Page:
James Madison Papers

To James Madison from Alexander McKim, 5 May 1813

From Alexander McKim

Baltimore 5th. May 1813


The solicitude I feel for the safety of Baltimore induces me to Claim your attention for a moment on that subject.

Heavy guns have been procured by the City, and Considerable preparations made by the Citizens for its deffence, and with the aid of the drafted militia ordered into service, I have little doubt in a few days we will be able to meet and repell the Enemies present force, provided we Continue to harmonise and act in Concert. But I really fear that some difficulty may grow out of the recent appointments to Command the drafted militia, and a Construction of their respective powers or Commands.

Our great reliance is on the militia of the City, Commanded by Brigadier Genl. Strecker,1 and the General deffence of the City to be Conducted by major Genl. Smith. If by any Construction of orders, all are not subject to one General head, in every thing that relates to the deffence of the City, if any disunion or dissaffection should take place, we may fall an easy pr[e]y to the invading Foe—your attention I am sure will be alive to this, and every thing done to keep us united.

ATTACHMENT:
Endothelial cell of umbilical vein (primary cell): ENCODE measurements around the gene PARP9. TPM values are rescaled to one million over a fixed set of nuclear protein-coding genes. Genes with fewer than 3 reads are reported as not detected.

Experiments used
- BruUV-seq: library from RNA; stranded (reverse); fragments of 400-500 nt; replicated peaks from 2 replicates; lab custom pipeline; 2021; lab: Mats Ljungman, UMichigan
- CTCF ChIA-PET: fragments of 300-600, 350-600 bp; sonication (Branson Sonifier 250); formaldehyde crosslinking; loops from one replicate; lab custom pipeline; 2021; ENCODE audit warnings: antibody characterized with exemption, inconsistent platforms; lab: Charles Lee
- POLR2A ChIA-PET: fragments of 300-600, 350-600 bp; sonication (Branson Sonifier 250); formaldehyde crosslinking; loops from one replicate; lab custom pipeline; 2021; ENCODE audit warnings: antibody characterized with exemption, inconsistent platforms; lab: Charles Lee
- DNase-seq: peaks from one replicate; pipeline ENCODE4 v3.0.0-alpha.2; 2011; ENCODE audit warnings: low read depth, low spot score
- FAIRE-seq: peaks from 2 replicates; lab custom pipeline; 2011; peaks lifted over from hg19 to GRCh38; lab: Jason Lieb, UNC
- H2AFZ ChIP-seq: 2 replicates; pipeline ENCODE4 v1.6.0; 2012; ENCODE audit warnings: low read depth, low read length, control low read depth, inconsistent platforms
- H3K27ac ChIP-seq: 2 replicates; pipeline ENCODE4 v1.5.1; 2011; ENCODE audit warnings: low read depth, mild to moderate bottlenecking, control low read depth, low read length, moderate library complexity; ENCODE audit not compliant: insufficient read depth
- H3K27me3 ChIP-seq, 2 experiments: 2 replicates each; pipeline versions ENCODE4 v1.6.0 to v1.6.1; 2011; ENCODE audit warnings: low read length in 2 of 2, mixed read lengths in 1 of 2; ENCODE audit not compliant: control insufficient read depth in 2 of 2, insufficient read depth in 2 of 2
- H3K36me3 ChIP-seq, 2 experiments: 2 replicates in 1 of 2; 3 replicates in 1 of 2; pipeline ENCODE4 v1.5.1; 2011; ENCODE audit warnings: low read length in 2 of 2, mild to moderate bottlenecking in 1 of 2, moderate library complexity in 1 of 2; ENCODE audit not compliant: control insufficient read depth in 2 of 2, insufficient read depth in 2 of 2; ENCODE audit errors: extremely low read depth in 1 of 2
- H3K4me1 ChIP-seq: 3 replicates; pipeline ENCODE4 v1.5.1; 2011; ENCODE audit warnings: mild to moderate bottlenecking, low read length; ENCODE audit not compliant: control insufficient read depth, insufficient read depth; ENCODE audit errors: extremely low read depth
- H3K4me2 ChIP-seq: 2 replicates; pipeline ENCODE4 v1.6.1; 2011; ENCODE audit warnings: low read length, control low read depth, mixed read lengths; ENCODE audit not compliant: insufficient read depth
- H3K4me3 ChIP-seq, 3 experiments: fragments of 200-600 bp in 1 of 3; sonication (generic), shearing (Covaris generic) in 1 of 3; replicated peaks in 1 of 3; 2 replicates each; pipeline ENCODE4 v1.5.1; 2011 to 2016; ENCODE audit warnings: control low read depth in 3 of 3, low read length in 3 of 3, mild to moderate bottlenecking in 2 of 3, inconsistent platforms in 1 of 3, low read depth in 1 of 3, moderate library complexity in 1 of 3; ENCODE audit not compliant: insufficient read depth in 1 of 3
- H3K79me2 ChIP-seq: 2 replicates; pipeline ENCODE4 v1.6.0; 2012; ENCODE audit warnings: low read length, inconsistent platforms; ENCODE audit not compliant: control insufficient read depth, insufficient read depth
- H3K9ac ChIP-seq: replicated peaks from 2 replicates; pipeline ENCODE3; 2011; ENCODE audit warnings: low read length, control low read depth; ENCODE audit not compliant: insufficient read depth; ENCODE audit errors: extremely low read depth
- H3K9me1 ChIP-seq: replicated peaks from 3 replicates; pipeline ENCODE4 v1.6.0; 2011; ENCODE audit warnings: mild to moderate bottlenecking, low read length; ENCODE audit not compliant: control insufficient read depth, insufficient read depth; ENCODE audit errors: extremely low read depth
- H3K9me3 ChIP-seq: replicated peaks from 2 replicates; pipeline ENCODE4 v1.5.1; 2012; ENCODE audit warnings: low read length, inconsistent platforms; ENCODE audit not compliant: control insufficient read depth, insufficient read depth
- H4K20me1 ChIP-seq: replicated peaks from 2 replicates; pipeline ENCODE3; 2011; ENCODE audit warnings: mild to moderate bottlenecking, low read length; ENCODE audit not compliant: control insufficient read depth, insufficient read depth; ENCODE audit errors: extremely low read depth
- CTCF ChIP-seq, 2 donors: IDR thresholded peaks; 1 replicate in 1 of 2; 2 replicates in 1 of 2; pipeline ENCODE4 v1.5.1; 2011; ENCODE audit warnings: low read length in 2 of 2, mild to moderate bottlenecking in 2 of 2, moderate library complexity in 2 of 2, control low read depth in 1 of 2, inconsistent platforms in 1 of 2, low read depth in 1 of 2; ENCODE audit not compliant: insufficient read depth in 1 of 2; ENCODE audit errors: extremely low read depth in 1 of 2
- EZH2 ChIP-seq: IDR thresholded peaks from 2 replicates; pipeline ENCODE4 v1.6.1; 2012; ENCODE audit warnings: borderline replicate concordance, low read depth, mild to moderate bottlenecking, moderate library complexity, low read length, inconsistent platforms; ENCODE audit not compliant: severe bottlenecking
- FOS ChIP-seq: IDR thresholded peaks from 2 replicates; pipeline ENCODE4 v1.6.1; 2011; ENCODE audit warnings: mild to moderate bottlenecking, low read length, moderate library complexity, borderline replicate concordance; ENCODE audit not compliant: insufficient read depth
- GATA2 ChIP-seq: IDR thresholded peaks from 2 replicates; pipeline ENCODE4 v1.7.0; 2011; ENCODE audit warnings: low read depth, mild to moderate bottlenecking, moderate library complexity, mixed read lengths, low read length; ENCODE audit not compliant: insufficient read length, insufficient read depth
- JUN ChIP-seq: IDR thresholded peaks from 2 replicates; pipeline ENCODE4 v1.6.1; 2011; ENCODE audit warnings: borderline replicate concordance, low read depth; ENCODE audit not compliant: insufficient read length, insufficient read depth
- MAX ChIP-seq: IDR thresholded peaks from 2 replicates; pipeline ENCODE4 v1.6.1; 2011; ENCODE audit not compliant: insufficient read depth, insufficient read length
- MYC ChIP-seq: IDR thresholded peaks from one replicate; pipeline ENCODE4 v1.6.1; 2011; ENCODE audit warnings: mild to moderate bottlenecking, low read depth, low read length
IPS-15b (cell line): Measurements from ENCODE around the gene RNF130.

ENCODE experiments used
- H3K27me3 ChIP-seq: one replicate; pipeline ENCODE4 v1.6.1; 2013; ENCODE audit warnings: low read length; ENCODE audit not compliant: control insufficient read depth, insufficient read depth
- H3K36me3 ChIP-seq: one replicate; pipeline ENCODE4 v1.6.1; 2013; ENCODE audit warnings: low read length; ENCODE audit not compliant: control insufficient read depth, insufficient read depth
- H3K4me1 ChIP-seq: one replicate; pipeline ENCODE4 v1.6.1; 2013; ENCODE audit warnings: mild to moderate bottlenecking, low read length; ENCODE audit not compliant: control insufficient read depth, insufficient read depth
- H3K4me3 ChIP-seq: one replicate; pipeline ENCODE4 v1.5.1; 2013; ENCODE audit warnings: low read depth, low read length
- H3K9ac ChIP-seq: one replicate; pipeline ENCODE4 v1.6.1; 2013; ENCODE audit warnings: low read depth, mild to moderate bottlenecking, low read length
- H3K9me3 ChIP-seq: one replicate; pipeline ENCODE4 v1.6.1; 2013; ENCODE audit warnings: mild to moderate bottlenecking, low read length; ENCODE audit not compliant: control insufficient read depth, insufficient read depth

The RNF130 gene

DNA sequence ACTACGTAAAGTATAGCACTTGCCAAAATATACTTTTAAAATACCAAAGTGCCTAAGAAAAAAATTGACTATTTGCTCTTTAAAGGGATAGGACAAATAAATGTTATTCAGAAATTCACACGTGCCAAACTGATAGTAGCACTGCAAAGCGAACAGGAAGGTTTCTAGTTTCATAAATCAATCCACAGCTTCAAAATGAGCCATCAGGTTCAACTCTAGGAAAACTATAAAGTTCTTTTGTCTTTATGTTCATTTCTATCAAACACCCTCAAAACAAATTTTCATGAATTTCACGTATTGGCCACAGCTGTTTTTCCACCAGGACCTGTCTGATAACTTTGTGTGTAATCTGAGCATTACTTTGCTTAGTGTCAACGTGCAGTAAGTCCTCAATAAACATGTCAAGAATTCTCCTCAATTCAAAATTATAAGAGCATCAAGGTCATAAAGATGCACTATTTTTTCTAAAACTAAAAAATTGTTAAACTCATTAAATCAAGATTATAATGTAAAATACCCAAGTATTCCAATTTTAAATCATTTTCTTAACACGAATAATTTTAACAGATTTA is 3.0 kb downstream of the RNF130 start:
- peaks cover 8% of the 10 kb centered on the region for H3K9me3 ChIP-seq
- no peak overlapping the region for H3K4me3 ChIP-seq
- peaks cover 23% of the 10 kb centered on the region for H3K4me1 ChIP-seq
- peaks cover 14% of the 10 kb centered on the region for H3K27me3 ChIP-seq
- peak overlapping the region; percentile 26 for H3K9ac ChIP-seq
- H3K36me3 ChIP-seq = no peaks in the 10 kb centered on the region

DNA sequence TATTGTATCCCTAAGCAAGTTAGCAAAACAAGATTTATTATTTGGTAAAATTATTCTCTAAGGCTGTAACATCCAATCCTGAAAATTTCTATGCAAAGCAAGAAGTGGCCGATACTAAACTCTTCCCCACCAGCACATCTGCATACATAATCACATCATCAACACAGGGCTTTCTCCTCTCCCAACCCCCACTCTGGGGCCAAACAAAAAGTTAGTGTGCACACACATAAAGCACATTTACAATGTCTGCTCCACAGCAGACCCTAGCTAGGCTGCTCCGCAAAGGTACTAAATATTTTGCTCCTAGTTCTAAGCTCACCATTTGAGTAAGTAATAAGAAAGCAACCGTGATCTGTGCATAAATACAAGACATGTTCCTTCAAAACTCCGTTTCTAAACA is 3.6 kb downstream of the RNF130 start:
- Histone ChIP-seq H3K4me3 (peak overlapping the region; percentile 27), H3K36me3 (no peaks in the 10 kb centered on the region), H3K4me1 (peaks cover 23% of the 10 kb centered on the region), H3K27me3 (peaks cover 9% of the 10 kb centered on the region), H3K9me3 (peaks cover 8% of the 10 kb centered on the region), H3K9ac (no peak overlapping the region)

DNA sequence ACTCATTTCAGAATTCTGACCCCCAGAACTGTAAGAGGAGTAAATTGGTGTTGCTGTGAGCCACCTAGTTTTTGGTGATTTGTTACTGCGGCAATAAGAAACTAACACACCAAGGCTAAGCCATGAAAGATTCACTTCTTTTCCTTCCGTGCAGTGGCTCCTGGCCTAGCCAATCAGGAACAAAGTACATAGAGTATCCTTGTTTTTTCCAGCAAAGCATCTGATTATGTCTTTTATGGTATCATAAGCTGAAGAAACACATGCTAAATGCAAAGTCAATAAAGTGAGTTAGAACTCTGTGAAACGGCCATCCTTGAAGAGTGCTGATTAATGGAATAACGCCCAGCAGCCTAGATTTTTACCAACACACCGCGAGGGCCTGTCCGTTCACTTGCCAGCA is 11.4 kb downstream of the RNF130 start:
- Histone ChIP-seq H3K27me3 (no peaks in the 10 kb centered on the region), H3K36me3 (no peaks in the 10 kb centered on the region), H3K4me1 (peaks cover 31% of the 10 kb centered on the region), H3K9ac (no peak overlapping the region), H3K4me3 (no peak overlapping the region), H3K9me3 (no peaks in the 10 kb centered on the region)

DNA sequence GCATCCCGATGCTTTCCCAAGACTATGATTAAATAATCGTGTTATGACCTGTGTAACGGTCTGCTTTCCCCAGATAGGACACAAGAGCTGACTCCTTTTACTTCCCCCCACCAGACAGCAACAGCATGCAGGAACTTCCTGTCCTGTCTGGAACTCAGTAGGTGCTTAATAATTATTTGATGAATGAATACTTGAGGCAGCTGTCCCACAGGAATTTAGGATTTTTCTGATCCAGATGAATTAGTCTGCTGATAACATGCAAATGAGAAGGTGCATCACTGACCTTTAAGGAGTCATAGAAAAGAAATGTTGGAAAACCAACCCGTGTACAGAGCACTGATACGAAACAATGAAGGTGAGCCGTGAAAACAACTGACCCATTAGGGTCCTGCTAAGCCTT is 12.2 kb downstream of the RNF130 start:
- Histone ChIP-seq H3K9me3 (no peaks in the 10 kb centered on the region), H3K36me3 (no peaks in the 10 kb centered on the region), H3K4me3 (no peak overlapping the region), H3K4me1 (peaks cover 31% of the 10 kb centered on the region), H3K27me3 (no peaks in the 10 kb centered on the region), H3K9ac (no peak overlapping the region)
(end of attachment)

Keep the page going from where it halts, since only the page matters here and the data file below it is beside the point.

Our militia, who are almost Constantly on Duty, will grow tired; and many, who have not much at stake may be expected to leave the City—to provide against this, might not a regiment of the 12 months men, be raised here. It is believed if Suitable officers were appointed a regiment might be raised in a few days, if assigned for the deffence of the City.

The recent outrages of the enemy leaves us nothing to Hope from their forbearance. Those are the Ideas of a Simple individual & not intended to be public. I have the Honor to be with great respect Sir your Obedt. Servt.

A. McKim

RC (DLC). Docketed by JM.

1John Stricker (1759–1825) was a brigadier general in the Baltimore militia whose troops played an important role in defeating the British attack on Baltimore in 1814. He also filled the position of naval agent in that city for several years. He was elected to the state senate in 1821 but did not serve (Papenfuse et al., Biographical Dictionary of the Maryland Legislature, 2:791; Quimby, The U.S. Army in the War of 1812, 2:715–24).

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